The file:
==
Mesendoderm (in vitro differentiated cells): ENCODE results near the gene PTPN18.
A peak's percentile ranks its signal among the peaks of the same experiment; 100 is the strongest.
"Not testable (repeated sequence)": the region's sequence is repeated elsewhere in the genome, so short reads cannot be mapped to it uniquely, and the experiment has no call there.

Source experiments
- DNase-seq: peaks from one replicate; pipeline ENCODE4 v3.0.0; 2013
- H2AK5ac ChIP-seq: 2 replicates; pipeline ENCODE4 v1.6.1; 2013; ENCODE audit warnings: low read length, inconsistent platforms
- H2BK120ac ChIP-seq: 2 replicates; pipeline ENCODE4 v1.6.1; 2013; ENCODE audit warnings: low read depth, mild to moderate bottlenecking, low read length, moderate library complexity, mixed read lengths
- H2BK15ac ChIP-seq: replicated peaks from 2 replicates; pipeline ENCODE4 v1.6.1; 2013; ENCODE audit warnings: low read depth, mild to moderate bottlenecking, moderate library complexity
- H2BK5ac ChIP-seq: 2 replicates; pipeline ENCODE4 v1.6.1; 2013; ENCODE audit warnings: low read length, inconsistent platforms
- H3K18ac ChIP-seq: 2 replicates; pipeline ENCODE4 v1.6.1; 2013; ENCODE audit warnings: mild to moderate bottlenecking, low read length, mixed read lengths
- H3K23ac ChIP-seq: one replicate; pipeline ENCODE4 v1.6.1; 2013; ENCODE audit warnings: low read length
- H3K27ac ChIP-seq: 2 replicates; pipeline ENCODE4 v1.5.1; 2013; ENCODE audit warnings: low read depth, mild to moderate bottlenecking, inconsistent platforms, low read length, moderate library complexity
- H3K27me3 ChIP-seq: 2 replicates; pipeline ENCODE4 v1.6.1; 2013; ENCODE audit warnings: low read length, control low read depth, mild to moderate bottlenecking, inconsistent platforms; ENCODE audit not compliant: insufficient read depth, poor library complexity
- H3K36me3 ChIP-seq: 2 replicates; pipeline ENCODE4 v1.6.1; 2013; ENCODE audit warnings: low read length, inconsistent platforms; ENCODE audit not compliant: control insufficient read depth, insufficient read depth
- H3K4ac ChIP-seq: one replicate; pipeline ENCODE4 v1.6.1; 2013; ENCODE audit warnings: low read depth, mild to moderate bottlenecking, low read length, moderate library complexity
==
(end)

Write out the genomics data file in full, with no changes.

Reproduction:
Mesendoderm (in vitro differentiated cells): ENCODE results near the gene PTPN18.
A peak's percentile ranks its signal among the peaks of the same experiment; 100 is the strongest.
"Not testable (repeated sequence)": the region's sequence is repeated elsewhere in the genome, so short reads cannot be mapped to it uniquely, and the experiment has no call there.

Source experiments
- DNase-seq: peaks from one replicate; pipeline ENCODE4 v3.0.0; 2013
- H2AK5ac ChIP-seq: 2 replicates; pipeline ENCODE4 v1.6.1; 2013; ENCODE audit warnings: low read length, inconsistent platforms
- H2BK120ac ChIP-seq: 2 replicates; pipeline ENCODE4 v1.6.1; 2013; ENCODE audit warnings: low read depth, mild to moderate bottlenecking, low read length, moderate library complexity, mixed read lengths
- H2BK15ac ChIP-seq: replicated peaks from 2 replicates; pipeline ENCODE4 v1.6.1; 2013; ENCODE audit warnings: low read depth, mild to moderate bottlenecking, moderate library complexity
- H2BK5ac ChIP-seq: 2 replicates; pipeline ENCODE4 v1.6.1; 2013; ENCODE audit warnings: low read length, inconsistent platforms
- H3K18ac ChIP-seq: 2 replicates; pipeline ENCODE4 v1.6.1; 2013; ENCODE audit warnings: mild to moderate bottlenecking, low read length, mixed read lengths
- H3K23ac ChIP-seq: one replicate; pipeline ENCODE4 v1.6.1; 2013; ENCODE audit warnings: low read length
- H3K27ac ChIP-seq: 2 replicates; pipeline ENCODE4 v1.5.1; 2013; ENCODE audit warnings: low read depth, mild to moderate bottlenecking, inconsistent platforms, low read length, moderate library complexity
- H3K27me3 ChIP-seq: 2 replicates; pipeline ENCODE4 v1.6.1; 2013; ENCODE audit warnings: low read length, control low read depth, mild to moderate bottlenecking, inconsistent platforms; ENCODE audit not compliant: insufficient read depth, poor library complexity
- H3K36me3 ChIP-seq: 2 replicates; pipeline ENCODE4 v1.6.1; 2013; ENCODE audit warnings: low read length, inconsistent platforms; ENCODE audit not compliant: control insufficient read depth, insufficient read depth
- H3K4ac ChIP-seq: one replicate; pipeline ENCODE4 v1.6.1; 2013; ENCODE audit warnings: low read depth, mild to moderate bottlenecking, low read length, moderate library complexity